AIGA Baltimore

Top 7 Takeaways from Baltimore Design Week 2015

Top 7 Takeaways from Baltimore Design Week 2015

This past October, AIGA Baltimore celebrated design by kicking off its 4th annual design week. With over a half dozen events between Oct 16th-23rd, it was one of our best registered and attended design weeks to date. For those who missed it or just want a recap of the week’s events to tide you over until Baltimore Design Week 2016, here is a list of our top seven takeaways from 2015.

  1. Failure isn’t the end of the world
    Alyson Beaton told us about her experiences with failure while developing her company, Lille Huset. Failure, as she says, teaches you when to let go, and when something needs to change.
  2. Personal projects—projects just for you—are important
    Not only do personal projects give you the opportunity to explore ideas or concepts outside of your day-to-day, but it can also be therapeutic. Daniel Danger spoke on how creating personal work helped him cope with complex emotions at the opening art talk for the National Poster Retrospecticus.
  3. Inspiration can be anywhere. Even graveyards.
    While touring graveyards in Southwest England, Paul Barnes of Commercial Type was inspired by the worn, eroded tombstone lettering. This prompted him to create Dala Floda, an elegant stencil typeface that looks anything but military.
  4. A-N-A-C-I-N
    Considered one of the oldest pain relief brands in the United States, Anacin made waves with their advertising strategy. Anacin television and radio ads were “designed to irritate” with their continually repeated unique selling proposition. One of the original television spots cost only $800 to create and generated $86 million in media buy revenue.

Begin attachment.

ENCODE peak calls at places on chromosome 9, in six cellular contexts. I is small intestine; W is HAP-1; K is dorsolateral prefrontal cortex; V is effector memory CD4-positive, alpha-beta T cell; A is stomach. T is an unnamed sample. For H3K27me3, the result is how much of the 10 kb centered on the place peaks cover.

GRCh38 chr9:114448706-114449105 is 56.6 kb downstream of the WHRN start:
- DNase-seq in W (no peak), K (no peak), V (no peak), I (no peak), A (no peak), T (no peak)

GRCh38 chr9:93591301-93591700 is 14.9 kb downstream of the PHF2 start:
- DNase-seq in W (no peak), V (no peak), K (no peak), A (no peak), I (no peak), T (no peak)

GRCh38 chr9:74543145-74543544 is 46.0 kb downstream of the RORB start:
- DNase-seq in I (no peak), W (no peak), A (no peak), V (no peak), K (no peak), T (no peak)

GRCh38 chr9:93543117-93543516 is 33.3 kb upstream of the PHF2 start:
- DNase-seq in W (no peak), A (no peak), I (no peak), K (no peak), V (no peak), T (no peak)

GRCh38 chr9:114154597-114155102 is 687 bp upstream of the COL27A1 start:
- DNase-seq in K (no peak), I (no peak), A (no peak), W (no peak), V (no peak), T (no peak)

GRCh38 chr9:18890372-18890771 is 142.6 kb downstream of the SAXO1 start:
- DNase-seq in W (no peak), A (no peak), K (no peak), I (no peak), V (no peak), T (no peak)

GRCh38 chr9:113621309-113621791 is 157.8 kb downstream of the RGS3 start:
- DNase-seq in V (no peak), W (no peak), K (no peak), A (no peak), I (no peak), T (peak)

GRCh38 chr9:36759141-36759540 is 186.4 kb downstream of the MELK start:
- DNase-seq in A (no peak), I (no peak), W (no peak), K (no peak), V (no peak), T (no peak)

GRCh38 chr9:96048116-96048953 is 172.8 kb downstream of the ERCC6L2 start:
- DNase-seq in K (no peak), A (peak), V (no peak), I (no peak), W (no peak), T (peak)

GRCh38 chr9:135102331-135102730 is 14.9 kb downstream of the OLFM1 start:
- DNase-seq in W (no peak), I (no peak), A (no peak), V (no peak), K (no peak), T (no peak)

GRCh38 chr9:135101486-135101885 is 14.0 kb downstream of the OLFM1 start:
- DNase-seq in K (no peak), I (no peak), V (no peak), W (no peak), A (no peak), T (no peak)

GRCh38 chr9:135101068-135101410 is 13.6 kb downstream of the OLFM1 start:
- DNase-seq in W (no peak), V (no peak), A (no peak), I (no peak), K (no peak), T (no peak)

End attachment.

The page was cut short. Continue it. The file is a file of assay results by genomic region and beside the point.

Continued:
5. Don Norman and the Norman Door
    In its simplest terms, a Norman Door is a door that at first glance does not quickly convey how it should be opened—pushed or pulled. Named after Donald Norman, it represents one of the key principles of user experience design: To empathize with the user.
  6. Mad Men was 90% accurate
    Thin ties aside, the 1960s marked the “age of the creative team”. Copywriters and art directors started working on advertising concepts together to share with the account executives, the true “Mad Men” of the era.
  7. What do you do when your client hates the one concept you had to show them?
    Get back to the drawing board. Fast. Commercial Type experienced this exact moment of panic while showing lettering concepts to Puma for their sponsored teams in the Africa Cup of Nations. They scrambled to come up with a new concept, Crepello, which ended up being a winner for them and the client.

Check back soon for more design week recaps. Who’s ready for Baltimore Design Week 2016?


Illustration by Niko Kwiatkowski

Shannon Crabill is a HTML Email Developer at T. Rowe Price. Outside of the Internet you can find her riding her motorcycle and binge-watching home improvement shows on HGTV. Tweet her at @shannon_crabill.